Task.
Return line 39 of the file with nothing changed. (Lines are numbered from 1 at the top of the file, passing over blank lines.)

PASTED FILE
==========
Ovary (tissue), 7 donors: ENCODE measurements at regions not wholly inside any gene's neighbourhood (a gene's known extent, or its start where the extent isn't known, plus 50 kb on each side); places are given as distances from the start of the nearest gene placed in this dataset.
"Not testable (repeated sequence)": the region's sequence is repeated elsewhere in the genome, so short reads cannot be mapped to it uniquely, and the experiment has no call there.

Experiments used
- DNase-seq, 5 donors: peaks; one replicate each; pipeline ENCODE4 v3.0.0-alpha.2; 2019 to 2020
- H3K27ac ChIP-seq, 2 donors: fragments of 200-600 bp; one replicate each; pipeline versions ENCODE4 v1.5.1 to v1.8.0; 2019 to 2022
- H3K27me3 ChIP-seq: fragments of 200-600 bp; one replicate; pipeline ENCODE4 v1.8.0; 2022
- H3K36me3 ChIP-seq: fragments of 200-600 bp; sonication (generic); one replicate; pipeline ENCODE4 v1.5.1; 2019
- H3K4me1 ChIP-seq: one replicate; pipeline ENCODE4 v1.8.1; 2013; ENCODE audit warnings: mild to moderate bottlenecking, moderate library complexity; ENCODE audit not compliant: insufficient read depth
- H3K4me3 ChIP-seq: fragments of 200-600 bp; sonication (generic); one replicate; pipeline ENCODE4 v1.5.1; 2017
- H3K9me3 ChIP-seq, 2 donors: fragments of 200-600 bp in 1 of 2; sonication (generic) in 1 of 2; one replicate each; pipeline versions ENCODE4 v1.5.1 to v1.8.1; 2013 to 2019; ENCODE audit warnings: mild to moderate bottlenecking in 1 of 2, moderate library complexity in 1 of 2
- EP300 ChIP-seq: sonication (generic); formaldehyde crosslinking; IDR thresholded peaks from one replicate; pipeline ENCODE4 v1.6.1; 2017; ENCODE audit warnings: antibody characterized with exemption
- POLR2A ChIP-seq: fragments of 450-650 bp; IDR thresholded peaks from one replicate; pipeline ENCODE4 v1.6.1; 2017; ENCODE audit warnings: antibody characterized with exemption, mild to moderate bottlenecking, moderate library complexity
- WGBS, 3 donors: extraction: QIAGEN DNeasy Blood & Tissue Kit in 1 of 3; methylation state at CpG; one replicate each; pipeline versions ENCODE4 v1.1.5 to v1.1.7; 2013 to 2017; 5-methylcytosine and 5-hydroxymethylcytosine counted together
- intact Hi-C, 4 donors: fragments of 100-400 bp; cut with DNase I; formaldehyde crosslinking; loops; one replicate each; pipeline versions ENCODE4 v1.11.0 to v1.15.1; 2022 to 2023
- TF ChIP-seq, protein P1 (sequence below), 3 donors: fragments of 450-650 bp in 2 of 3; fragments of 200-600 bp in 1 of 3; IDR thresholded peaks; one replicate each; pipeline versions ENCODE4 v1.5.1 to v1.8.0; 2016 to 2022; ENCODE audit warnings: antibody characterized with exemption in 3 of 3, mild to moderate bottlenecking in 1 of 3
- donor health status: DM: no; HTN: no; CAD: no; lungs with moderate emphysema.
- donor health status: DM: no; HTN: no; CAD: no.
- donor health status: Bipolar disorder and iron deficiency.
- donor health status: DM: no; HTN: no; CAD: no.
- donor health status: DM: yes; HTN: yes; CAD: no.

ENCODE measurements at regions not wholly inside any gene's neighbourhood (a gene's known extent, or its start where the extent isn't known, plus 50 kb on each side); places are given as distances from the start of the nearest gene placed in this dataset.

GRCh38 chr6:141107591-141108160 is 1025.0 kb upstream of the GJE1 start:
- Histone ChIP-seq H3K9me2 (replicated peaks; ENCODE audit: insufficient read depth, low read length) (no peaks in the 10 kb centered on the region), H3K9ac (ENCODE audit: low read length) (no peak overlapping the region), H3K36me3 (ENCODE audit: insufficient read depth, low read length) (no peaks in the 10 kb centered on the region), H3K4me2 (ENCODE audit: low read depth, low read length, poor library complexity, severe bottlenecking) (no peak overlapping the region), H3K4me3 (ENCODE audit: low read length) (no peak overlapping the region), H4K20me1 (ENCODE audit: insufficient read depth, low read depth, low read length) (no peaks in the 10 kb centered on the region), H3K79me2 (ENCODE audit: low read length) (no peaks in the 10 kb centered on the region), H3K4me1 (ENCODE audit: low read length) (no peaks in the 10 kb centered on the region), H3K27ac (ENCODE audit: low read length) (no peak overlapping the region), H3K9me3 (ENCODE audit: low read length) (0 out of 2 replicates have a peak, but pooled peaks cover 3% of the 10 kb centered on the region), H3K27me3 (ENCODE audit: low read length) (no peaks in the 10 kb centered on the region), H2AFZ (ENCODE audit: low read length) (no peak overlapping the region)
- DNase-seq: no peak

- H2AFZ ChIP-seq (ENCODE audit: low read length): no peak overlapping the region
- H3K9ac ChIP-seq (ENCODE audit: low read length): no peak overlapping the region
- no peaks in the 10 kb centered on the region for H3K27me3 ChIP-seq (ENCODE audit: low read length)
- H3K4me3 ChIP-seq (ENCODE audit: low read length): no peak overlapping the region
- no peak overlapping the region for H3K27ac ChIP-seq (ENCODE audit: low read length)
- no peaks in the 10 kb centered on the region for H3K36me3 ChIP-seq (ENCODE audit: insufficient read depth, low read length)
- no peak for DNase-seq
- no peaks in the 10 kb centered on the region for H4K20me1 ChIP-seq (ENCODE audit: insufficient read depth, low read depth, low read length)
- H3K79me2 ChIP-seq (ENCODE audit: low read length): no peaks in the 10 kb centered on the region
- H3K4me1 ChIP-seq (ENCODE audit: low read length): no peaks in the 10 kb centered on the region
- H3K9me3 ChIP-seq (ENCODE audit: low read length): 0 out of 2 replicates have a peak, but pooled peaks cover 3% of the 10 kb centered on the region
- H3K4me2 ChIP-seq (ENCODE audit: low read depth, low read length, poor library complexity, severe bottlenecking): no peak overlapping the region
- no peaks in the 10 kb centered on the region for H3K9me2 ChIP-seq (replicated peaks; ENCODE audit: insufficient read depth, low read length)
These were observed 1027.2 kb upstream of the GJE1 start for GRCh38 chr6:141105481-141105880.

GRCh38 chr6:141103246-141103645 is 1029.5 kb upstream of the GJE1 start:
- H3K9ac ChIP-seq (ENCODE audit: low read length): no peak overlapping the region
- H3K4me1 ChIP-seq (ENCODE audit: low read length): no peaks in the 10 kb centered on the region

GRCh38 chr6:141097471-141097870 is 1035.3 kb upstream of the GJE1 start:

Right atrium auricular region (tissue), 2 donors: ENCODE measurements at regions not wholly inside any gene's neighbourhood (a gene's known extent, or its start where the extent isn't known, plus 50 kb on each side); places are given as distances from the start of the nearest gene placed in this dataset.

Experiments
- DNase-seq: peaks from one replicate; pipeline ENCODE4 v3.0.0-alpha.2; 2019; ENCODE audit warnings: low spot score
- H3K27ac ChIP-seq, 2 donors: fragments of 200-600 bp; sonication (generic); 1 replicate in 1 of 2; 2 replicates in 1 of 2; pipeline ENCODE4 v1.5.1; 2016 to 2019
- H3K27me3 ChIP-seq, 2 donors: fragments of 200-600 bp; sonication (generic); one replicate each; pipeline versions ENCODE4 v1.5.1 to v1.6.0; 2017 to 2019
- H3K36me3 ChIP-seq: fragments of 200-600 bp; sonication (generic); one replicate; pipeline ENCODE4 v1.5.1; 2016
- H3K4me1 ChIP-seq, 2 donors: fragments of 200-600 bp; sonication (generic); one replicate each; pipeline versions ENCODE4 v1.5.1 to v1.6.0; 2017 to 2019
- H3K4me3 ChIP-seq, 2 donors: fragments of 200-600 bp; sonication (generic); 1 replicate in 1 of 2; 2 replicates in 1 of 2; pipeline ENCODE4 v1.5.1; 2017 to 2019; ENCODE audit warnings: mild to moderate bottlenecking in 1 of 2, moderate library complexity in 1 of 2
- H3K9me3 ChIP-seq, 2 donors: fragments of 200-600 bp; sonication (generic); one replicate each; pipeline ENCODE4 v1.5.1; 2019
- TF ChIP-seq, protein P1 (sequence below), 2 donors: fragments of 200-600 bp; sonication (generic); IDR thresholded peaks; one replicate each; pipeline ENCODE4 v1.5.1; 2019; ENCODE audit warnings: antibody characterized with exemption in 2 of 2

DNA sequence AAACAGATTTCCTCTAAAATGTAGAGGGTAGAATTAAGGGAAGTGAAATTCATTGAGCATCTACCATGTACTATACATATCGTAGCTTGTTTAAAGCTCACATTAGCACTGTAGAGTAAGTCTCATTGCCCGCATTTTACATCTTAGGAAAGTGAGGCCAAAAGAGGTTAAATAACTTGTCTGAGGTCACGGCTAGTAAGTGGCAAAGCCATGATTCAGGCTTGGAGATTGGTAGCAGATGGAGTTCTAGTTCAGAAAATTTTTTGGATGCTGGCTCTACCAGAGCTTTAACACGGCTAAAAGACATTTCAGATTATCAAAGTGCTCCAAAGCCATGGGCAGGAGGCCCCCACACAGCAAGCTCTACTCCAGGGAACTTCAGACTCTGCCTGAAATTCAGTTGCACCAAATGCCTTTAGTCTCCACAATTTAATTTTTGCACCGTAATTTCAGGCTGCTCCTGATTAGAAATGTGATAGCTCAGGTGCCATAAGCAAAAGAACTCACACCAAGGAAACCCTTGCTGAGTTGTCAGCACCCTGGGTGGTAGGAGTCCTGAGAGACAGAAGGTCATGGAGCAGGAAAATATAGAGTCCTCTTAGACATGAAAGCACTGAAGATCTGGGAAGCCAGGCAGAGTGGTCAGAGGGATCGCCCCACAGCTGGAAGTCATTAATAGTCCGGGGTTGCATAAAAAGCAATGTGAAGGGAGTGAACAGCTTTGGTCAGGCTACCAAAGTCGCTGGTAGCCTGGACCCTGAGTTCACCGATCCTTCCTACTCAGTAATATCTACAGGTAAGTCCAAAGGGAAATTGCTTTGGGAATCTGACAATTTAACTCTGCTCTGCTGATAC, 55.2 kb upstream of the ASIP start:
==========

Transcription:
GRCh38 chr6:141103246-141103645 is 1029.5 kb upstream of the GJE1 start: